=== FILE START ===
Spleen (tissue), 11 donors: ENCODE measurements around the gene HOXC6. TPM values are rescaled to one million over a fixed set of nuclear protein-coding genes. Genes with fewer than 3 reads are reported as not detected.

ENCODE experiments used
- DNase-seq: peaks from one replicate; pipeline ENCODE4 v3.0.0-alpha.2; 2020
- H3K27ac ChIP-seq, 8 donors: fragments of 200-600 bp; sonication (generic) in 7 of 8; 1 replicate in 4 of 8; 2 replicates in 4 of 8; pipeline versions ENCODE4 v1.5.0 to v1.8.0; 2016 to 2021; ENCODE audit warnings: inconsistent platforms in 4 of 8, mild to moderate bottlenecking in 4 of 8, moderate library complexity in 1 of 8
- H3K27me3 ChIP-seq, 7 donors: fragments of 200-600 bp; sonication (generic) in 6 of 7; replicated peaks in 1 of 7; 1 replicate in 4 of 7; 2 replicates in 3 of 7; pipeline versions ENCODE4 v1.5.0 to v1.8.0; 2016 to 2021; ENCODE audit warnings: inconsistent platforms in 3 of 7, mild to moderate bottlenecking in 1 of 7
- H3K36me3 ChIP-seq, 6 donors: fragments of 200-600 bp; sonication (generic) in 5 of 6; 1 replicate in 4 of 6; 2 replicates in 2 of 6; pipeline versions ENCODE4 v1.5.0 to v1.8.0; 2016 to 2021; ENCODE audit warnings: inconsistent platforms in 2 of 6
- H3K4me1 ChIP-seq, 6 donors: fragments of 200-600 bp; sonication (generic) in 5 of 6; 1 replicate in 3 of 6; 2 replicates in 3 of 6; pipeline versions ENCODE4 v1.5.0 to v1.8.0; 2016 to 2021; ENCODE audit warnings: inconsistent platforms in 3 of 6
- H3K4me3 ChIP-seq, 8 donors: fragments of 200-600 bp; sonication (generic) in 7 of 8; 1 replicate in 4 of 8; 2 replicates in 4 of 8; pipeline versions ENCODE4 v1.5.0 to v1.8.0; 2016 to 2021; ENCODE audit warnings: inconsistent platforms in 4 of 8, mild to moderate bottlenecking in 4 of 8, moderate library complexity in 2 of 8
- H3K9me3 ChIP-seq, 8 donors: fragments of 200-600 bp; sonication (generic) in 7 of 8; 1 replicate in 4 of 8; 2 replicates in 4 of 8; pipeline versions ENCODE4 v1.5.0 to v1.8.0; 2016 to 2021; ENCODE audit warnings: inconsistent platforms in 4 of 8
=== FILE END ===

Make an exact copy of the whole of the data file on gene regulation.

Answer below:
Spleen (tissue), 11 donors: ENCODE measurements around the gene HOXC6. TPM values are rescaled to one million over a fixed set of nuclear protein-coding genes. Genes with fewer than 3 reads are reported as not detected.

ENCODE experiments used
- DNase-seq: peaks from one replicate; pipeline ENCODE4 v3.0.0-alpha.2; 2020
- H3K27ac ChIP-seq, 8 donors: fragments of 200-600 bp; sonication (generic) in 7 of 8; 1 replicate in 4 of 8; 2 replicates in 4 of 8; pipeline versions ENCODE4 v1.5.0 to v1.8.0; 2016 to 2021; ENCODE audit warnings: inconsistent platforms in 4 of 8, mild to moderate bottlenecking in 4 of 8, moderate library complexity in 1 of 8
- H3K27me3 ChIP-seq, 7 donors: fragments of 200-600 bp; sonication (generic) in 6 of 7; replicated peaks in 1 of 7; 1 replicate in 4 of 7; 2 replicates in 3 of 7; pipeline versions ENCODE4 v1.5.0 to v1.8.0; 2016 to 2021; ENCODE audit warnings: inconsistent platforms in 3 of 7, mild to moderate bottlenecking in 1 of 7
- H3K36me3 ChIP-seq, 6 donors: fragments of 200-600 bp; sonication (generic) in 5 of 6; 1 replicate in 4 of 6; 2 replicates in 2 of 6; pipeline versions ENCODE4 v1.5.0 to v1.8.0; 2016 to 2021; ENCODE audit warnings: inconsistent platforms in 2 of 6
- H3K4me1 ChIP-seq, 6 donors: fragments of 200-600 bp; sonication (generic) in 5 of 6; 1 replicate in 3 of 6; 2 replicates in 3 of 6; pipeline versions ENCODE4 v1.5.0 to v1.8.0; 2016 to 2021; ENCODE audit warnings: inconsistent platforms in 3 of 6
- H3K4me3 ChIP-seq, 8 donors: fragments of 200-600 bp; sonication (generic) in 7 of 8; 1 replicate in 4 of 8; 2 replicates in 4 of 8; pipeline versions ENCODE4 v1.5.0 to v1.8.0; 2016 to 2021; ENCODE audit warnings: inconsistent platforms in 4 of 8, mild to moderate bottlenecking in 4 of 8, moderate library complexity in 2 of 8
- H3K9me3 ChIP-seq, 8 donors: fragments of 200-600 bp; sonication (generic) in 7 of 8; 1 replicate in 4 of 8; 2 replicates in 4 of 8; pipeline versions ENCODE4 v1.5.0 to v1.8.0; 2016 to 2021; ENCODE audit warnings: inconsistent platforms in 4 of 8